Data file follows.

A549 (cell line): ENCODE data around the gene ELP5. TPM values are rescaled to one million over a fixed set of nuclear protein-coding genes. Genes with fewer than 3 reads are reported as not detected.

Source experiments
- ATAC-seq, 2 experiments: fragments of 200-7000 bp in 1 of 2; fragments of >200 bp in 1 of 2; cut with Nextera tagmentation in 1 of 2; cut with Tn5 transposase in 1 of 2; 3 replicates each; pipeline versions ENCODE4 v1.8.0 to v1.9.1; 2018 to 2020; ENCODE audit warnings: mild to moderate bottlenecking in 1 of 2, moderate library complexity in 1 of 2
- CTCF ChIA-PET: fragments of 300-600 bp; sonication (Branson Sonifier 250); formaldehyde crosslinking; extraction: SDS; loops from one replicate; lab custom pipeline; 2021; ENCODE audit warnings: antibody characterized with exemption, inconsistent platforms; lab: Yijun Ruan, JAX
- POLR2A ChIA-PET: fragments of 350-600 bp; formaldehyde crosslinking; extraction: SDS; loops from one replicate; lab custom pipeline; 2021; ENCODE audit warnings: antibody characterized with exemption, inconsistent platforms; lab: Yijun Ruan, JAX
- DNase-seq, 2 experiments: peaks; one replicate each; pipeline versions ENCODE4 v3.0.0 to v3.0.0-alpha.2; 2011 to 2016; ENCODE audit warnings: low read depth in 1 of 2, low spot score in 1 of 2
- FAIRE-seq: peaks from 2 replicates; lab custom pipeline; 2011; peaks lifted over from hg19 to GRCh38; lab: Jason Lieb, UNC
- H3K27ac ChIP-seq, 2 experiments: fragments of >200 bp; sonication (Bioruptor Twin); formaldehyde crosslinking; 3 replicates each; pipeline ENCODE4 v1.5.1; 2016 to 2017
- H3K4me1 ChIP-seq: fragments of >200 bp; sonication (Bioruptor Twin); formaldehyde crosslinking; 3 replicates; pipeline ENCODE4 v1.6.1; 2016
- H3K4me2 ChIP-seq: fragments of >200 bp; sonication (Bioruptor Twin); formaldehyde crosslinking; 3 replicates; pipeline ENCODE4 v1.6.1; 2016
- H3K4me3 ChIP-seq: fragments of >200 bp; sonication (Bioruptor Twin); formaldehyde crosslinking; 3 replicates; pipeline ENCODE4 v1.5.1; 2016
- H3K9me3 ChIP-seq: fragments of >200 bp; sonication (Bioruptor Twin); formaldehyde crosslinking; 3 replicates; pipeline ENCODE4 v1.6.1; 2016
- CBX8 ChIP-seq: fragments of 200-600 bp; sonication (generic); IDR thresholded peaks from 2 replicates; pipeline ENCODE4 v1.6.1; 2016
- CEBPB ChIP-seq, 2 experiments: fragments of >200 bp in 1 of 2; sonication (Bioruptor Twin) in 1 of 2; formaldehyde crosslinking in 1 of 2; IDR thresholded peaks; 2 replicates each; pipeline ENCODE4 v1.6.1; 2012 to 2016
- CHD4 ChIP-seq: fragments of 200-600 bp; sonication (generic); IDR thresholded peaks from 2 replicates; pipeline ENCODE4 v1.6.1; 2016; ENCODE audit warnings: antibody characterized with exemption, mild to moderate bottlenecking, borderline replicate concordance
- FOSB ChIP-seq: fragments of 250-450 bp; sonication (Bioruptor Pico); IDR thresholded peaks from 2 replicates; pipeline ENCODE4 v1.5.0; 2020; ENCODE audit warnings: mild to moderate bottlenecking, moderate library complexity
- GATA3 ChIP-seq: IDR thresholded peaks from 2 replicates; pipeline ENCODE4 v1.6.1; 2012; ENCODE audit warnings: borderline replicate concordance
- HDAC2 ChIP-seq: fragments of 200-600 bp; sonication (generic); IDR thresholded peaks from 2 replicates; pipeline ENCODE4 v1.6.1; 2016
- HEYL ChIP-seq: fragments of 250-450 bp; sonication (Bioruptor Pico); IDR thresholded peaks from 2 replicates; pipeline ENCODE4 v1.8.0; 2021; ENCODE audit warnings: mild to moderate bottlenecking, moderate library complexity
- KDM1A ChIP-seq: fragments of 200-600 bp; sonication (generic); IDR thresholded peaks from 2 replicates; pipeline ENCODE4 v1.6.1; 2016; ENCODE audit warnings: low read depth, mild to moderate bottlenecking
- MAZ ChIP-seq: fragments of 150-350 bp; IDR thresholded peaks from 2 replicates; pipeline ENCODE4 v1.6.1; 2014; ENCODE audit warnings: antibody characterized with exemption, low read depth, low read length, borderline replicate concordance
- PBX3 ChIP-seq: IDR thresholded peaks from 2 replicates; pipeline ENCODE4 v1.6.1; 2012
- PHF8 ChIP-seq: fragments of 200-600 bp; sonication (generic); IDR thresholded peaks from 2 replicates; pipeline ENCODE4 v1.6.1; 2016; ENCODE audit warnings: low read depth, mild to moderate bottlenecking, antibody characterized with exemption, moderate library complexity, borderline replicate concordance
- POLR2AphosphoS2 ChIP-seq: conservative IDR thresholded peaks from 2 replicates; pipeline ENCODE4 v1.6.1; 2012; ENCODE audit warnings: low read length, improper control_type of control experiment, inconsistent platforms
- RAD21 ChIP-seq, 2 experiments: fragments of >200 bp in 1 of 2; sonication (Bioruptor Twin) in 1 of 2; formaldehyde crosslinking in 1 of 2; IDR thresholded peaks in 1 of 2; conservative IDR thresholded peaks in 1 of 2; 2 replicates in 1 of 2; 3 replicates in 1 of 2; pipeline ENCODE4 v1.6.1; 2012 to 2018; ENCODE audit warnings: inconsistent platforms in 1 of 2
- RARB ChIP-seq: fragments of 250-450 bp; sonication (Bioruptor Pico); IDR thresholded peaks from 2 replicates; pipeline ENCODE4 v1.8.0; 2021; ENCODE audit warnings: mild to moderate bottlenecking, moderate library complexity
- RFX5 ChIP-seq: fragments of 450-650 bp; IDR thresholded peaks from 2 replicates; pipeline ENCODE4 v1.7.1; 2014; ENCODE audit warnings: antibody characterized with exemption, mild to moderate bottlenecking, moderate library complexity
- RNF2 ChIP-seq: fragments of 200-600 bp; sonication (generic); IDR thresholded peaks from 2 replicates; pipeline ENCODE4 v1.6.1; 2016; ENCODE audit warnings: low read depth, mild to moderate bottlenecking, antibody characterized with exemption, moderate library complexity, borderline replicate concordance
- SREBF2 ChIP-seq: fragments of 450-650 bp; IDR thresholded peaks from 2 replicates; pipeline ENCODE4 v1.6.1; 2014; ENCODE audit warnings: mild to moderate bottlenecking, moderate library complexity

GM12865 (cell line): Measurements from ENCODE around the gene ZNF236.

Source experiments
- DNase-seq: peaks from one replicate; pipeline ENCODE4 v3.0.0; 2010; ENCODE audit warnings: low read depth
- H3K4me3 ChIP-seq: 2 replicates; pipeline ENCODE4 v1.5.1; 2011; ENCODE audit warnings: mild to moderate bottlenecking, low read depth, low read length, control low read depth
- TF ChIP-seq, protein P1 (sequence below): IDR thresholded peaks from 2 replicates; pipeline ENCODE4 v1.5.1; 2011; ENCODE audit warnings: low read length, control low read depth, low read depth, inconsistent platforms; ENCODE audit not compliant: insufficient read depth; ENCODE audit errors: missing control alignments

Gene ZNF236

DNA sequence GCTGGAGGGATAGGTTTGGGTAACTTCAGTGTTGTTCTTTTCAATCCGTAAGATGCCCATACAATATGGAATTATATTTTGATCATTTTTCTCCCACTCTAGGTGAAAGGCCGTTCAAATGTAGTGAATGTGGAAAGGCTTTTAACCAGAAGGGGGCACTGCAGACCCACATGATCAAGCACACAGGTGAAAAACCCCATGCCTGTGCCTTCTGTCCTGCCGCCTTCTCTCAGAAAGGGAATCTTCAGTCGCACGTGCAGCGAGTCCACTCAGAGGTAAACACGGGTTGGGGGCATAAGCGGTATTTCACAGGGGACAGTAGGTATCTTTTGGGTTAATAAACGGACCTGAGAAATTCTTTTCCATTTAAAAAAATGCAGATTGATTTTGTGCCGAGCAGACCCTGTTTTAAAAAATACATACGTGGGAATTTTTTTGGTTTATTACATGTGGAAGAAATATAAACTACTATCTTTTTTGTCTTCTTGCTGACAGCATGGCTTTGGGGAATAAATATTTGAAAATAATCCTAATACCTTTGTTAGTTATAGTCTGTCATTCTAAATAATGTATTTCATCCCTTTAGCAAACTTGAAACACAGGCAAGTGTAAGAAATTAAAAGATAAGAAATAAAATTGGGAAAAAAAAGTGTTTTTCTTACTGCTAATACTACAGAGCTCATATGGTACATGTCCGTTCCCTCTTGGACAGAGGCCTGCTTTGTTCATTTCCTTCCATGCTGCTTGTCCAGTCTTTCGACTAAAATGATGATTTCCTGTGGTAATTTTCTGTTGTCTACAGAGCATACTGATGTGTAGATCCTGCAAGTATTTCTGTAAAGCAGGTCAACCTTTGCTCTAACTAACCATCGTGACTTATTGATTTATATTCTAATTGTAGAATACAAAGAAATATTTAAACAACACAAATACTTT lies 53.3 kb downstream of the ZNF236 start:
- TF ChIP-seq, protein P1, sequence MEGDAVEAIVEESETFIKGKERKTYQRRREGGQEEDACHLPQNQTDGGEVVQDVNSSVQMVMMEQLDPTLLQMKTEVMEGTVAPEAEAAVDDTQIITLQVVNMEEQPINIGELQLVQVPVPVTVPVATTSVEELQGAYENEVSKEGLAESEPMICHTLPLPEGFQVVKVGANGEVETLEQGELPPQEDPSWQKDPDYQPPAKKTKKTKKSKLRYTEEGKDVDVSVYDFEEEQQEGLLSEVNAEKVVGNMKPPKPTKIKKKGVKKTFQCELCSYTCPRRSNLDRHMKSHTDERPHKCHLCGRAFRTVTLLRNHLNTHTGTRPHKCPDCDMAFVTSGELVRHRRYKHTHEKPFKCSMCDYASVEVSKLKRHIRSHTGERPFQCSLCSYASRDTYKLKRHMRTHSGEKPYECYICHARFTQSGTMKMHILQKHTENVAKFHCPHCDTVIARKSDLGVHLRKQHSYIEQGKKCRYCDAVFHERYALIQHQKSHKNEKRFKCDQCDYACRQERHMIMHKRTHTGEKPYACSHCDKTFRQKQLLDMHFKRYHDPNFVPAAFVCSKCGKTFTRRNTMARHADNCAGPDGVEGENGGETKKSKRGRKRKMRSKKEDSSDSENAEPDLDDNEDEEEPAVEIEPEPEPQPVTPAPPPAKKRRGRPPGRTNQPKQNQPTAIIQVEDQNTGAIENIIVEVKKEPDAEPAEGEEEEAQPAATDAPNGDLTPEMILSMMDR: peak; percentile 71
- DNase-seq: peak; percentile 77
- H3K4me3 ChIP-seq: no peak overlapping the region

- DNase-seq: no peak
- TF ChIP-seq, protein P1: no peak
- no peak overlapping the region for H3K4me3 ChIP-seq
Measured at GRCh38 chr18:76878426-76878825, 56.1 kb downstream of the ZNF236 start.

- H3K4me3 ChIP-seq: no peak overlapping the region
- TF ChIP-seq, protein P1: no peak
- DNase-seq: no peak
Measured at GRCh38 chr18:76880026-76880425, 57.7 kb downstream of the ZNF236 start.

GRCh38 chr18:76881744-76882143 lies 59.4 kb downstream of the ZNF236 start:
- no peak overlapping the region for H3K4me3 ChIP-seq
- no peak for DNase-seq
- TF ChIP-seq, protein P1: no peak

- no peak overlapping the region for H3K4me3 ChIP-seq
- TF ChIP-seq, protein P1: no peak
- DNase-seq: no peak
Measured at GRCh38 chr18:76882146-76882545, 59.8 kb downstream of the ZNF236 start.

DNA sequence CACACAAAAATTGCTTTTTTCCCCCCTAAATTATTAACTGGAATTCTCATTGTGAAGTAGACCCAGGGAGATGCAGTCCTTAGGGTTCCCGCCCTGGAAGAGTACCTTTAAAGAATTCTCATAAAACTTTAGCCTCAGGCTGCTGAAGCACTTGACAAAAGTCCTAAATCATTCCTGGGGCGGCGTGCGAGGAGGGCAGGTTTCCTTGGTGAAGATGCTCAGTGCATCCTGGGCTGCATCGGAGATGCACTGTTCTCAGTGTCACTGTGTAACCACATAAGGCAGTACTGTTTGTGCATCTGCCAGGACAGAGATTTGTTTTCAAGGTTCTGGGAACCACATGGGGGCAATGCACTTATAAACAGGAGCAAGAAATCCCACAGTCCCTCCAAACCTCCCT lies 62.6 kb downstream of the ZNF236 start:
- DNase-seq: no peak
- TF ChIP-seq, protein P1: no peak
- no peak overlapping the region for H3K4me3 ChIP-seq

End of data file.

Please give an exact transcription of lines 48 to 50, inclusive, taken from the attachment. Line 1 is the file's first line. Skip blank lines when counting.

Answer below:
GRCh38 chr18:76881744-76882143 lies 59.4 kb downstream of the ZNF236 start:
- no peak overlapping the region for H3K4me3 ChIP-seq
- no peak for DNase-seq